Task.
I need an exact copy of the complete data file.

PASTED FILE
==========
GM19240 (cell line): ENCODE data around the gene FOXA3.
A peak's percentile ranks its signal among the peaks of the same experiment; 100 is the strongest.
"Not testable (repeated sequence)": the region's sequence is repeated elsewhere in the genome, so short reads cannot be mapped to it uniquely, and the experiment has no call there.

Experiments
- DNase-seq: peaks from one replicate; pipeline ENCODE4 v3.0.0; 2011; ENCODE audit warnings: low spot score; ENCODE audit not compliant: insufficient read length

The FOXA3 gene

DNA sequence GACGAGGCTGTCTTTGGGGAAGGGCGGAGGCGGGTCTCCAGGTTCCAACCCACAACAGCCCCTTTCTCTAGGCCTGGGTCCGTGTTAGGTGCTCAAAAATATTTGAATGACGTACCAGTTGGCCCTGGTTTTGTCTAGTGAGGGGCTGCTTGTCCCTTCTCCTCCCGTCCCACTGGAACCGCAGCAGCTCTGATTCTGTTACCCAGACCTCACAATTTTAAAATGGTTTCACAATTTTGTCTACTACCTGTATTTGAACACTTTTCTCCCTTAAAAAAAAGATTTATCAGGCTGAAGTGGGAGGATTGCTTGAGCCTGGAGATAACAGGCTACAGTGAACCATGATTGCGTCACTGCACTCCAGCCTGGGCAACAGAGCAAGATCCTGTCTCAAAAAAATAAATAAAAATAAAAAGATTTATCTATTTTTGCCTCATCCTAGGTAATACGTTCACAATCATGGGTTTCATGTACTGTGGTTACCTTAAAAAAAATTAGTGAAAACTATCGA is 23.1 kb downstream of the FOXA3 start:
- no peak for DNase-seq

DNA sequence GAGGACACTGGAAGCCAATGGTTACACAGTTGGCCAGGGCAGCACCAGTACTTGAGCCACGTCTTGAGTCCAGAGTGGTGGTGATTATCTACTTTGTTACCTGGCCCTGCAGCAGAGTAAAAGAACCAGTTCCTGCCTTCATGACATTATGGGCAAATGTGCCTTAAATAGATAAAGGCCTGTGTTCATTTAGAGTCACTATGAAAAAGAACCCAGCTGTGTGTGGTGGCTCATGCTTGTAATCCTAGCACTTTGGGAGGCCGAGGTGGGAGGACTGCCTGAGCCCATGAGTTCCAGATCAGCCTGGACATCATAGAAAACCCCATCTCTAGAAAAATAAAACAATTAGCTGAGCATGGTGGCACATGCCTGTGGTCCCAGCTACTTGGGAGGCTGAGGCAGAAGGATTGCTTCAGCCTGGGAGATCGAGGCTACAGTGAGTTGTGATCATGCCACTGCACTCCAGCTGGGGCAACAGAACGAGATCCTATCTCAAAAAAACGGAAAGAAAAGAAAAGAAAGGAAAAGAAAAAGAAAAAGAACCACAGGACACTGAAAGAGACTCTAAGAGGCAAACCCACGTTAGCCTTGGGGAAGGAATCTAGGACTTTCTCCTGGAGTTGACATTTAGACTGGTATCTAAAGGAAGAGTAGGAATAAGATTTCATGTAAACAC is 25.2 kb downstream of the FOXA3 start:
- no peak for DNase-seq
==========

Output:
GM19240 (cell line): ENCODE data around the gene FOXA3.
A peak's percentile ranks its signal among the peaks of the same experiment; 100 is the strongest.
"Not testable (repeated sequence)": the region's sequence is repeated elsewhere in the genome, so short reads cannot be mapped to it uniquely, and the experiment has no call there.

Experiments
- DNase-seq: peaks from one replicate; pipeline ENCODE4 v3.0.0; 2011; ENCODE audit warnings: low spot score; ENCODE audit not compliant: insufficient read length

The FOXA3 gene

DNA sequence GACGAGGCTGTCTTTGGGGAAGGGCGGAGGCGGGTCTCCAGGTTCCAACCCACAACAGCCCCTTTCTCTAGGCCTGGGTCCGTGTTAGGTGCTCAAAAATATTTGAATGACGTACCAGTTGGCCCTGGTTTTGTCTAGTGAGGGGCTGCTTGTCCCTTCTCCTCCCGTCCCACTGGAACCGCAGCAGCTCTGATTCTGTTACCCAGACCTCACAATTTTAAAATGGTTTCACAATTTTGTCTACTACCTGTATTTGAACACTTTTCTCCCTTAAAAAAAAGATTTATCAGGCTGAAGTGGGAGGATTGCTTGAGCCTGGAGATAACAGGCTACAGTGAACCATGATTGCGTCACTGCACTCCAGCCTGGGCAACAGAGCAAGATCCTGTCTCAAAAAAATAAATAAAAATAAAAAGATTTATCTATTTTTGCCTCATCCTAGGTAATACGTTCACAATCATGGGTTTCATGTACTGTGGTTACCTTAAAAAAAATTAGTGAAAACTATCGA is 23.1 kb downstream of the FOXA3 start:
- no peak for DNase-seq

DNA sequence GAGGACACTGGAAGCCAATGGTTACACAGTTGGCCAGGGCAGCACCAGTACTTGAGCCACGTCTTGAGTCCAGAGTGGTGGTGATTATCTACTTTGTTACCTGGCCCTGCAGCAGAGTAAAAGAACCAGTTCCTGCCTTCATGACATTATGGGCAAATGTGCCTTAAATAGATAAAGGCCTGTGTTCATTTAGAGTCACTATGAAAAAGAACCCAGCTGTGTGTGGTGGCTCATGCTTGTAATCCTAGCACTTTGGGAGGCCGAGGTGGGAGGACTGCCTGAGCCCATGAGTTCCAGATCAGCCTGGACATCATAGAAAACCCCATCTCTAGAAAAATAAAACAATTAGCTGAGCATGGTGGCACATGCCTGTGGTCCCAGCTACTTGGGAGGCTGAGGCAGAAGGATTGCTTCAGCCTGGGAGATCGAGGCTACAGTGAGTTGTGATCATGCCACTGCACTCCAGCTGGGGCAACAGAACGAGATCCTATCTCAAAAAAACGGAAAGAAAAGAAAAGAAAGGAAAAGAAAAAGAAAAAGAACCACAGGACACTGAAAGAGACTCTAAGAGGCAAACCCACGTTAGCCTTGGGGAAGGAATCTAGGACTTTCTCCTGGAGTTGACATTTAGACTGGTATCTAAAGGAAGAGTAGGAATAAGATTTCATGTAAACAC is 25.2 kb downstream of the FOXA3 start:
- no peak for DNase-seq